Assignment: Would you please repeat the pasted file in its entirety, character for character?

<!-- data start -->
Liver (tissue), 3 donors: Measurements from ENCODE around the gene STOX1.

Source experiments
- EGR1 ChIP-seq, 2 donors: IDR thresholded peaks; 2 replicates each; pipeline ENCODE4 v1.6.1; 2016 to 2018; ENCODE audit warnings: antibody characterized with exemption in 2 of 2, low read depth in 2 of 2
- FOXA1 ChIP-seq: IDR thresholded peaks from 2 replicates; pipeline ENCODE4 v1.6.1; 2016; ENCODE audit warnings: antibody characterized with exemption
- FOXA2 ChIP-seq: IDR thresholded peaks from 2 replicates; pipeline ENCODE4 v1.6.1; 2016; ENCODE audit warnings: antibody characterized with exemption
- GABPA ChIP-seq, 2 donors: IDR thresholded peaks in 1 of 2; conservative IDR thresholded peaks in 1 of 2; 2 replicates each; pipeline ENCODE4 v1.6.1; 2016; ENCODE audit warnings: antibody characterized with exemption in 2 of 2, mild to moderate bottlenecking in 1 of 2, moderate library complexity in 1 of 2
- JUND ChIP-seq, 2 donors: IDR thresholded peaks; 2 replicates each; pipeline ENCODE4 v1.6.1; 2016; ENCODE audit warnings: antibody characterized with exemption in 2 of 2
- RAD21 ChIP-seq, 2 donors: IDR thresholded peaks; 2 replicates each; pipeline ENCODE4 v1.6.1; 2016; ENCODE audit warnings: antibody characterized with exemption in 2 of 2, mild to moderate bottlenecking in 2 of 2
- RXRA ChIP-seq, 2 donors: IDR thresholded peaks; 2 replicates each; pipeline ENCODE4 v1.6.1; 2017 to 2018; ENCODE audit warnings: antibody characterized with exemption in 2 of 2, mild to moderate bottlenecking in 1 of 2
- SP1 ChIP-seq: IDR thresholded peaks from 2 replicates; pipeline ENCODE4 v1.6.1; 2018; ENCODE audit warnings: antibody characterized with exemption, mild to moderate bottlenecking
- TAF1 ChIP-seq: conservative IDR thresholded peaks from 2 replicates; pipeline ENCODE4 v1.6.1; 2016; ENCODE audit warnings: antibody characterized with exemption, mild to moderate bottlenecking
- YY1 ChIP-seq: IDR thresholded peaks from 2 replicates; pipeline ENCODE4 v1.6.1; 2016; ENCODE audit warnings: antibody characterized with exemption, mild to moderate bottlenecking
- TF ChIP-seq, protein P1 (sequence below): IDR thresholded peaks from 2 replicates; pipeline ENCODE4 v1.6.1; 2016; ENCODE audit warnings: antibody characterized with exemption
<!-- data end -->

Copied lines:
Liver (tissue), 3 donors: Measurements from ENCODE around the gene STOX1.

Source experiments
- EGR1 ChIP-seq, 2 donors: IDR thresholded peaks; 2 replicates each; pipeline ENCODE4 v1.6.1; 2016 to 2018; ENCODE audit warnings: antibody characterized with exemption in 2 of 2, low read depth in 2 of 2
- FOXA1 ChIP-seq: IDR thresholded peaks from 2 replicates; pipeline ENCODE4 v1.6.1; 2016; ENCODE audit warnings: antibody characterized with exemption
- FOXA2 ChIP-seq: IDR thresholded peaks from 2 replicates; pipeline ENCODE4 v1.6.1; 2016; ENCODE audit warnings: antibody characterized with exemption
- GABPA ChIP-seq, 2 donors: IDR thresholded peaks in 1 of 2; conservative IDR thresholded peaks in 1 of 2; 2 replicates each; pipeline ENCODE4 v1.6.1; 2016; ENCODE audit warnings: antibody characterized with exemption in 2 of 2, mild to moderate bottlenecking in 1 of 2, moderate library complexity in 1 of 2
- JUND ChIP-seq, 2 donors: IDR thresholded peaks; 2 replicates each; pipeline ENCODE4 v1.6.1; 2016; ENCODE audit warnings: antibody characterized with exemption in 2 of 2
- RAD21 ChIP-seq, 2 donors: IDR thresholded peaks; 2 replicates each; pipeline ENCODE4 v1.6.1; 2016; ENCODE audit warnings: antibody characterized with exemption in 2 of 2, mild to moderate bottlenecking in 2 of 2
- RXRA ChIP-seq, 2 donors: IDR thresholded peaks; 2 replicates each; pipeline ENCODE4 v1.6.1; 2017 to 2018; ENCODE audit warnings: antibody characterized with exemption in 2 of 2, mild to moderate bottlenecking in 1 of 2
- SP1 ChIP-seq: IDR thresholded peaks from 2 replicates; pipeline ENCODE4 v1.6.1; 2018; ENCODE audit warnings: antibody characterized with exemption, mild to moderate bottlenecking
- TAF1 ChIP-seq: conservative IDR thresholded peaks from 2 replicates; pipeline ENCODE4 v1.6.1; 2016; ENCODE audit warnings: antibody characterized with exemption, mild to moderate bottlenecking
- YY1 ChIP-seq: IDR thresholded peaks from 2 replicates; pipeline ENCODE4 v1.6.1; 2016; ENCODE audit warnings: antibody characterized with exemption, mild to moderate bottlenecking
- TF ChIP-seq, protein P1 (sequence below): IDR thresholded peaks from 2 replicates; pipeline ENCODE4 v1.6.1; 2016; ENCODE audit warnings: antibody characterized with exemption